A short rant from a teacher's perspective
|So here we go, another big push. As of the end of this school year in June my current school will be no more, and I will be back to the drawing board of job hunting for September.
What bothers me the most about this is not that I have to find another job. What keeps me from wanting to get out of bed in the morning are the unrealistic expectations placed on students and teachers, especially in urban schools.
As teachers we are not expected to be human. We must be mythological creatures come to life, waving wands and projecting magical beams of reparation from our fingertips - fixing years of damage that you (as a good teacher and as a stable adult figure) did not inflict, yet you are responsible for putting the pieces back together. Here's the bonus! You have less than two years to right dozens of years of wrong. Put Humpty Dumpty back together again in the time it takes to recite the riddle.
Here's an even better bonus. Your state is going to judge you and your children on the results of multiple choice test scores because you know tests are the most effective way of determining who or what you will become as a human being (yes, sarcasm, I live on it).
For many years, I have worked with children who come from mentally, emotionally, and socially unstable environments, all the way back from their early childhood years. There is a popular scientific notion that who we become is largely shaped between the ages of 2-6. I have always been on the fence with this theory, sometimes leaning more towards the side that says this isn't true. The damage done to disadvantaged children is not irreparable, but it sure as hell takes a lot more time than two school years to glue the pieces back together. Even then, as teachers, we fear every day that the glue will not hold.
On a regular basis, I wonder, worry, and pray for former students who graduated from high school, but I knew deep in my heart weren't ready for the mud-slinging of "real life" and the oil-slicked climb up those never ending ladders to contentment.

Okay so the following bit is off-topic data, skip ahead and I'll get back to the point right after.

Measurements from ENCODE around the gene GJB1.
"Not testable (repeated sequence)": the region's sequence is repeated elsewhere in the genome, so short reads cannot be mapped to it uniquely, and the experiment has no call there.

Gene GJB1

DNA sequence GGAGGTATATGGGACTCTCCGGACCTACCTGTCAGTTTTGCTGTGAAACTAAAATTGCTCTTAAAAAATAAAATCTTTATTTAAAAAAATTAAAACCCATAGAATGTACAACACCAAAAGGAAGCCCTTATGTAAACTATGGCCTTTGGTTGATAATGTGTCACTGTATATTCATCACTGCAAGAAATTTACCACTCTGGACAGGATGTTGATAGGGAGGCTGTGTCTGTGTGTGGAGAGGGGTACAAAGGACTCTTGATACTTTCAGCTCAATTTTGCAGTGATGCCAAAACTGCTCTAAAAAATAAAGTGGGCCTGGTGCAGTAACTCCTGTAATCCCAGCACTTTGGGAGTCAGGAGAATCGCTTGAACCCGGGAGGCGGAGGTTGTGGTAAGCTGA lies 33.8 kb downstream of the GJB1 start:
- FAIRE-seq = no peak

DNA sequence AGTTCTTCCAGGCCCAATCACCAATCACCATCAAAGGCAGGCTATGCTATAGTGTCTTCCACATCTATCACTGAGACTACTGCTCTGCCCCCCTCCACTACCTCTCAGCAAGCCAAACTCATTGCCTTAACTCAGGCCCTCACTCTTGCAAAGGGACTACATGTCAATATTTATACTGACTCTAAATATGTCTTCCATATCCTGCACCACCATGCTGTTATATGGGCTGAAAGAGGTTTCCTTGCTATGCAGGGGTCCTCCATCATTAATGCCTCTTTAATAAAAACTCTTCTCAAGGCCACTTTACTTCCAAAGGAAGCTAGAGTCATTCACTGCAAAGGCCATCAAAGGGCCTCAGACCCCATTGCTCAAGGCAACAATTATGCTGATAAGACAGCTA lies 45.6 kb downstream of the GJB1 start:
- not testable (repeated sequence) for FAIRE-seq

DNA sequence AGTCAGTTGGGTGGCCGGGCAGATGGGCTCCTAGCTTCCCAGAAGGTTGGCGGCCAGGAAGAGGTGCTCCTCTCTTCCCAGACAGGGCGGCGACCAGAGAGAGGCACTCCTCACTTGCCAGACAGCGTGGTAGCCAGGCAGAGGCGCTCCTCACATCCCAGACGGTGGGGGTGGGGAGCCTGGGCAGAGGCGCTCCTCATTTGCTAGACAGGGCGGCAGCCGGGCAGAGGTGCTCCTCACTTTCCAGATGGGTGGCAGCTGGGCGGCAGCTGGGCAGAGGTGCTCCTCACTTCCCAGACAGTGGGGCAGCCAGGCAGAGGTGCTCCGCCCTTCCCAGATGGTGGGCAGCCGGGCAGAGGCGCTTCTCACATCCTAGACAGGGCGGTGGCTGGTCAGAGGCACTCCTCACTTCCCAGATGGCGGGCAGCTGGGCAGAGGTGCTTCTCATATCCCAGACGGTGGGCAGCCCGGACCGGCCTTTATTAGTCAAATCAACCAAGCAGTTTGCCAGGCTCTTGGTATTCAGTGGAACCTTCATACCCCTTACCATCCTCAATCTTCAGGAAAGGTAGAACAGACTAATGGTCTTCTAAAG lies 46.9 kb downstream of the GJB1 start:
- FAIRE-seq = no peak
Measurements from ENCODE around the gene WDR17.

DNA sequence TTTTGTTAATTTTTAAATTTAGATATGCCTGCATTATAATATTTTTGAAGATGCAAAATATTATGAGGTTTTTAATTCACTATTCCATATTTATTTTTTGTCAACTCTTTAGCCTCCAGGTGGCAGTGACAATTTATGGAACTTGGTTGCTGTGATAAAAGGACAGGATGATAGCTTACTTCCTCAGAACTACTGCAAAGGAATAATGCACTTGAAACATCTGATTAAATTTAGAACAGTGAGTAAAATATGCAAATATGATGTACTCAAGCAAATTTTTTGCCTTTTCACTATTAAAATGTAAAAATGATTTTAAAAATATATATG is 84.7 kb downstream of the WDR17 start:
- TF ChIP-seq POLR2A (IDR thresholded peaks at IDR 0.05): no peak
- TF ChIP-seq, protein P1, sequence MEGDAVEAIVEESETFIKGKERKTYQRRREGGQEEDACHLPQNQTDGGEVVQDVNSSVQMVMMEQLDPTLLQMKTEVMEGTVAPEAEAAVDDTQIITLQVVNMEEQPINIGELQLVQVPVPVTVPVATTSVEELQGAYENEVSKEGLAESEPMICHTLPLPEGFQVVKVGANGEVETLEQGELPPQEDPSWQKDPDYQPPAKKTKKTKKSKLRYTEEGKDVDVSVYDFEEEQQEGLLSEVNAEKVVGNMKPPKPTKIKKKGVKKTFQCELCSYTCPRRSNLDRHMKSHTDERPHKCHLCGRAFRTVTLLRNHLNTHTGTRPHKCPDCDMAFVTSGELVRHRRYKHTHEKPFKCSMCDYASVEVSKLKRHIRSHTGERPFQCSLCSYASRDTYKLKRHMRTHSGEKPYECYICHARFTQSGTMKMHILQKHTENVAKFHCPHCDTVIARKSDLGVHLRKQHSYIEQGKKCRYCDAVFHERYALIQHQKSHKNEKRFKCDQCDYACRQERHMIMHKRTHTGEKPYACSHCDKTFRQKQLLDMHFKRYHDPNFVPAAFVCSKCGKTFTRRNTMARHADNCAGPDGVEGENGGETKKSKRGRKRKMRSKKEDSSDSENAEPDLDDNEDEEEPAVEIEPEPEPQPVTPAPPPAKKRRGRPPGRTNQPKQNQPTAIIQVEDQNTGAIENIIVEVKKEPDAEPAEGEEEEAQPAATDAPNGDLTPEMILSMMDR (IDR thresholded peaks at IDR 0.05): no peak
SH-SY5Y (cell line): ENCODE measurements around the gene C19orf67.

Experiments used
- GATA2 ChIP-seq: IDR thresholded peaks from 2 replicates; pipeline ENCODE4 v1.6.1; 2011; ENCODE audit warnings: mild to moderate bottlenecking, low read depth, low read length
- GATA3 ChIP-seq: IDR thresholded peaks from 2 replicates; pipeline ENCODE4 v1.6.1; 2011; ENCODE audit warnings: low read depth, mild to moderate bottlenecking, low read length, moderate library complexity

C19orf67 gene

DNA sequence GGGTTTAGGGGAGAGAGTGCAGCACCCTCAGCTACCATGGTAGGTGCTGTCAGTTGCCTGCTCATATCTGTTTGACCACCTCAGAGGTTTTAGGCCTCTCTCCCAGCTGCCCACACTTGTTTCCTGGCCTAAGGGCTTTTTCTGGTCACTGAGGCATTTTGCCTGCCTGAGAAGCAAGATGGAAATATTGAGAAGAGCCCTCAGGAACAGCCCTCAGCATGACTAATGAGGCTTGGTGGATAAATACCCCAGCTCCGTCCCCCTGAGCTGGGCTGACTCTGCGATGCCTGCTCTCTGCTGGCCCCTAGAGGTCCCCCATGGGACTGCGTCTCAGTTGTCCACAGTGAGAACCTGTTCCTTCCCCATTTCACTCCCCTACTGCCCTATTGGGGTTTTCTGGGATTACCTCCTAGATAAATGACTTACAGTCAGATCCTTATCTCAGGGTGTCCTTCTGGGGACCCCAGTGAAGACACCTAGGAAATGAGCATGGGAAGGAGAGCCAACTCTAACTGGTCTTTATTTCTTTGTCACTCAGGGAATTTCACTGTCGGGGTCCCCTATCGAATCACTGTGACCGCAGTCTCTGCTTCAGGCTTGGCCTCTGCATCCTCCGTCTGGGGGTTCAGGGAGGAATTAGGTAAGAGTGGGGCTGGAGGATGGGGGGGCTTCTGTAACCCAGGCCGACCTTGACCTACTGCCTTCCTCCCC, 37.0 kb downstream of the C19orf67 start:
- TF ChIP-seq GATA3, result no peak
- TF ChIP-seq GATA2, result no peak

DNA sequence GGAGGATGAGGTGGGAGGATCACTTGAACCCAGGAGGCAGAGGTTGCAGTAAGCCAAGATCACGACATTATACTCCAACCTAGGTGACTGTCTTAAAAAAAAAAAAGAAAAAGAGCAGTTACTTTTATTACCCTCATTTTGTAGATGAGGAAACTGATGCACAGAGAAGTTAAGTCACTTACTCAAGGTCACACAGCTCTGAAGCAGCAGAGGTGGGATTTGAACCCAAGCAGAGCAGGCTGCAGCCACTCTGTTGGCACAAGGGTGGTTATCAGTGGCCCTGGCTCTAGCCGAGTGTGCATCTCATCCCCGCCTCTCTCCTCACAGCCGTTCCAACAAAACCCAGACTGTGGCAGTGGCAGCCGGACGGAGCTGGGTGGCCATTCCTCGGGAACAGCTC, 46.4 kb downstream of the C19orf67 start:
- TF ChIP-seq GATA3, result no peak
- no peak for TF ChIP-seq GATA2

Our education system simply doesn't want students in "general education" to do better when we are asked to wave our wands and make kids who are reading at a 4th grade level to master 9th grade tasks in 180 days or less. If I have children who don't know the meaning of the word "justified" nor can they use it in the correct context, I am sure as hell not going to ask said children to identify the irony in Shirley Jackson's "The Lottery". If I have children who cannot effectively put a 5+ sentence paragraph together, excuse me government officials, I am not going to expect those kids to write a 5+ page research essay in less than a year.
I feel like I can create my own version of the movie, La La Land, based on how our system works, except there is no Ryan Gosling and there are few stars to reach for.
Our education system simply doesn't want our kids to do better when the only solution to a decades-old problem is to give disadvantaged kids more inconsistency and instability in their lives by closing schools that may have a chance with time and assistance.
In my four years of high school teaching, this is the second time I have been forced to find another position. Personally, there is nothing more discouraging and downright painful to feel expendable and to feel like you are to blame. Every day a good young teacher has to remind himself or herself, "I am human, and I am doing the best I can." Because after the students get bounced around, teachers get punished next. But again, being human is simply never good enough.
Professions where you are not allowed or expected to be human:
Fire and Rescue
and of course, rounding out this list that I know should be longer,
There are six other countries that kill the US in literacy - Finland, Norway, Iceland, Denmark, Sweden, and Switzerland. This has been the case for many years now. What do they do differently? What kind of bars do they raise and leap over every year? Well, that's a whole other article.